Diffusion Bonding

Diffusion bonding is a welding technique that uses heat and pressure to join two or more pieces of metal without any additional material.

Diffusion-bonded heat exchangers from AIC stand out with the ability to operate at extremely high pressure while maintaining a compact design. DBHE heat exchangers are six times smaller than traditional shell-and-tube devices designed to work within the same parameters.


Diffusion bonding is based on heat and pressure to join two or more pieces of metal without any additional material. The elements being connected are subjected to high pressure, which causes the atoms to diffuse or migrate into each other.

Diffusion bonding involves joining two metal surfaces by causing the atoms on the surfaces to migrate across the interface and intermix with one another. The process takes place at high temperatures and pressures and does not require the use of a brazing alloy or other external filler material.

This method is often used to join materials that are difficult to braze or weld, such as titanium and superalloys. It is also used to join dissimilar materials, such as aluminum and steel. The process is used in a variety of applications.

There are several steps involved in the diffusion bonding process:



The metal surfaces to be bonded are cleaned to remove any contaminants that could interfere with the bonding process.



The metal surfaces are placed in a clamping fixture, which holds them in place during the bonding process.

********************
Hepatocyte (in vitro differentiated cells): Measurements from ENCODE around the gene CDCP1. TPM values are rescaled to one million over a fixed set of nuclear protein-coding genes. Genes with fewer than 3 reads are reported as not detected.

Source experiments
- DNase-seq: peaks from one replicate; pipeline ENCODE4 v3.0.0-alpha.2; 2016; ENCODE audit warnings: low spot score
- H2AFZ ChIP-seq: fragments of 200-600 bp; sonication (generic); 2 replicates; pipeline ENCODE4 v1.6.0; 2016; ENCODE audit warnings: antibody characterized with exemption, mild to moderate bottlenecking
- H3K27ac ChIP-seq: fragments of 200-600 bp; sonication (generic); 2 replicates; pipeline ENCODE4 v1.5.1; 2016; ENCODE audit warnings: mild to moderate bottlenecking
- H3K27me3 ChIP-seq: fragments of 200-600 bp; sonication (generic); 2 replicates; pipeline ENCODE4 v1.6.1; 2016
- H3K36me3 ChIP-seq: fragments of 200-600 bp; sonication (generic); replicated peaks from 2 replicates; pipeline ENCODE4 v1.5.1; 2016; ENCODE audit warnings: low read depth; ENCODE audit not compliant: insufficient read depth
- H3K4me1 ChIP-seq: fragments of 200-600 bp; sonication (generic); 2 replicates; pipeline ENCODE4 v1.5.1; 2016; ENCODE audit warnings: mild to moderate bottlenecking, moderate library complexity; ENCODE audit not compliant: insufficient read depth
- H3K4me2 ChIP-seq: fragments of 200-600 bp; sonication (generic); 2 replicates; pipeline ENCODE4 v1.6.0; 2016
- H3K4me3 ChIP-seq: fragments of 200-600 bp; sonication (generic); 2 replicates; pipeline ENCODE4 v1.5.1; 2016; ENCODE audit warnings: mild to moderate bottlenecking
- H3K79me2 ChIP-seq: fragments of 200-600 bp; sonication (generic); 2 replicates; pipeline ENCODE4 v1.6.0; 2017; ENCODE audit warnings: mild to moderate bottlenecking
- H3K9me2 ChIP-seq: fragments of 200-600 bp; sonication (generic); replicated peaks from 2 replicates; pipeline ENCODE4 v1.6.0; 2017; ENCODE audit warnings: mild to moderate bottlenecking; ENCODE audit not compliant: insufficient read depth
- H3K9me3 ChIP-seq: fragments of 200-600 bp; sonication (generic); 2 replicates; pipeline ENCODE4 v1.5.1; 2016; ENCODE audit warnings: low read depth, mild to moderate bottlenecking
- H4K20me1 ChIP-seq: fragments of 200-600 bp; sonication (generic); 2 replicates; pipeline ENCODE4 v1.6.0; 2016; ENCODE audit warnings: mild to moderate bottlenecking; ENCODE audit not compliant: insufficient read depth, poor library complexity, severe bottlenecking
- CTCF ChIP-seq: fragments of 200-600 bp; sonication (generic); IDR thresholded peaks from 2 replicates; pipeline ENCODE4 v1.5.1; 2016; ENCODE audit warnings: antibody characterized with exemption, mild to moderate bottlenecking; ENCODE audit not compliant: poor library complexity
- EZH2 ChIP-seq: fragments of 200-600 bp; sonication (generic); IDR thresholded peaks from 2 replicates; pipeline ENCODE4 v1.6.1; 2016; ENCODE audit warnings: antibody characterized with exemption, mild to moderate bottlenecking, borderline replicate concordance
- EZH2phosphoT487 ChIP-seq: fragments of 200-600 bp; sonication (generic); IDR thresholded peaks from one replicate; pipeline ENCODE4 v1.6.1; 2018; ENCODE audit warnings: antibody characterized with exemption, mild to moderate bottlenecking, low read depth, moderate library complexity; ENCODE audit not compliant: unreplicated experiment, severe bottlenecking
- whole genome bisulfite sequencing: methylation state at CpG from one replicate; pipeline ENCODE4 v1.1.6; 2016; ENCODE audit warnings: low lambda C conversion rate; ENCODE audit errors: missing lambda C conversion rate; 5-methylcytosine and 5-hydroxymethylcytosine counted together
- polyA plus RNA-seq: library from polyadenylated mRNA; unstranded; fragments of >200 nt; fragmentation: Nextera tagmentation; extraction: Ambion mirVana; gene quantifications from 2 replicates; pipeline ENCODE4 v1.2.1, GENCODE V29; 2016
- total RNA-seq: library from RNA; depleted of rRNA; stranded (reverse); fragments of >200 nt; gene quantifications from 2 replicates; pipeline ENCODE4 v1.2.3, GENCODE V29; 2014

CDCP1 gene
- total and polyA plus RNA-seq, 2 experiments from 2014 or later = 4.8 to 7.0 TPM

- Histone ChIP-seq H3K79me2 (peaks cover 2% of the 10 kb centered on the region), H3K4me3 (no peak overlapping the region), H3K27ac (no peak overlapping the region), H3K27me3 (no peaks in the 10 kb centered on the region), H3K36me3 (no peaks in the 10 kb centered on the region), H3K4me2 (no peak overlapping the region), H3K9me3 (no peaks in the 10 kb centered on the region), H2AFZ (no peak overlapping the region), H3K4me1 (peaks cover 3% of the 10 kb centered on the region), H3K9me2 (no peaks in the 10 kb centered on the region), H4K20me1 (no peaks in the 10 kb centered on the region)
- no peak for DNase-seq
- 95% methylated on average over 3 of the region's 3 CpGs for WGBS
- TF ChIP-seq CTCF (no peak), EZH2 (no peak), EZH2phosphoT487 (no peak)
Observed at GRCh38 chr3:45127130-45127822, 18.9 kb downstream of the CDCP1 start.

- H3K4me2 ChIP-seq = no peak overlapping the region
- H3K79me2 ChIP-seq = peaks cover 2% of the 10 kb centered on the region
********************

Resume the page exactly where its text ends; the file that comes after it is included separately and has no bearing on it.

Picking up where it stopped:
The metal surfaces are heated to a temperature that is high enough to allow the atoms to migrate and intermix.


Applying pressure

Pressure is applied to the metal surfaces to help bring them into close contact and facilitate the bonding process.



The metal surfaces are allowed to cool to solidify the bond.


Diffusion bonding is an advanced process for joining stainless steel elements. This method is based on the principle of solid-state diffusion, in which the atoms of two solid, metallic surfaces intersperse over time.

Diffusion bonding produces a high-strength bond between the metal components, making it suitable for applications that require a strong, durable connection.

The bonding process does not require the use of a brazing alloy or other external filler material, which can reduce the weight of the final product.

Diffusion bonding eliminates any porosity that may be present in the metal components, which can affect the strength and reliability of the bond.

The bonding process does not introduce any contaminants into the metal components, which can help to preserve the integrity of the material.

High pressure and uniform heating used in the diffusion bonding process result in a bond with minimal stress concentrations, which can improve the overall reliability and performance of the final product.

Diffusion bonding can be used to join a wide range of metal alloys, including dissimilar materials such as aluminum and steel.

Difussion Bonding at AIC

The diffusion bonding process creates a strong bond, which makes the AIC’s components exceptionally durable, so they can withstand extreme conditions and deliver utmost reliability. Additionally, the ability to join two metals together with a low-heat requirement allows us to create complex geometry of our products.

Outstanding performance at high pressure combined with a compact design distinguishes AIC’s diffusion-bonded heat exchangers. In-house-designed flat plates with properly etched microchannels are stocked in layers, one on top of the other, forming the core of the device. The stack is inserted into a diffusion bonding furnace, where, in a controlled atmosphere, it is heated up (below the melting point of the material) and evenly loaded with uniaxial pressure.

As a result of the process, a block of structurally integrated material is obtained. All key features related to DBHE heat exchangers, such as their durability, compactness, and effectiveness, make them an excellent solution for applications demanding reliability under extreme working conditions: high pressure, elevated temperatures, and temperature differences. A compact design allows for the use of DBHE in applications constrained by size and weight.